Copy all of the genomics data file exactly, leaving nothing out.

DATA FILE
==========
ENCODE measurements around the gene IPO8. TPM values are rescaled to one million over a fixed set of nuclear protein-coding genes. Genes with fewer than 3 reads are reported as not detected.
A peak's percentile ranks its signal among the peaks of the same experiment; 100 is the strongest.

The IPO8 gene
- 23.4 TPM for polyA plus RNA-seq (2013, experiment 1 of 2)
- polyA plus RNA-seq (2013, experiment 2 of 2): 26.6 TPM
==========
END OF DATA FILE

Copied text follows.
ENCODE measurements around the gene IPO8. TPM values are rescaled to one million over a fixed set of nuclear protein-coding genes. Genes with fewer than 3 reads are reported as not detected.
A peak's percentile ranks its signal among the peaks of the same experiment; 100 is the strongest.

The IPO8 gene
- 23.4 TPM for polyA plus RNA-seq (2013, experiment 1 of 2)
- polyA plus RNA-seq (2013, experiment 2 of 2): 26.6 TPM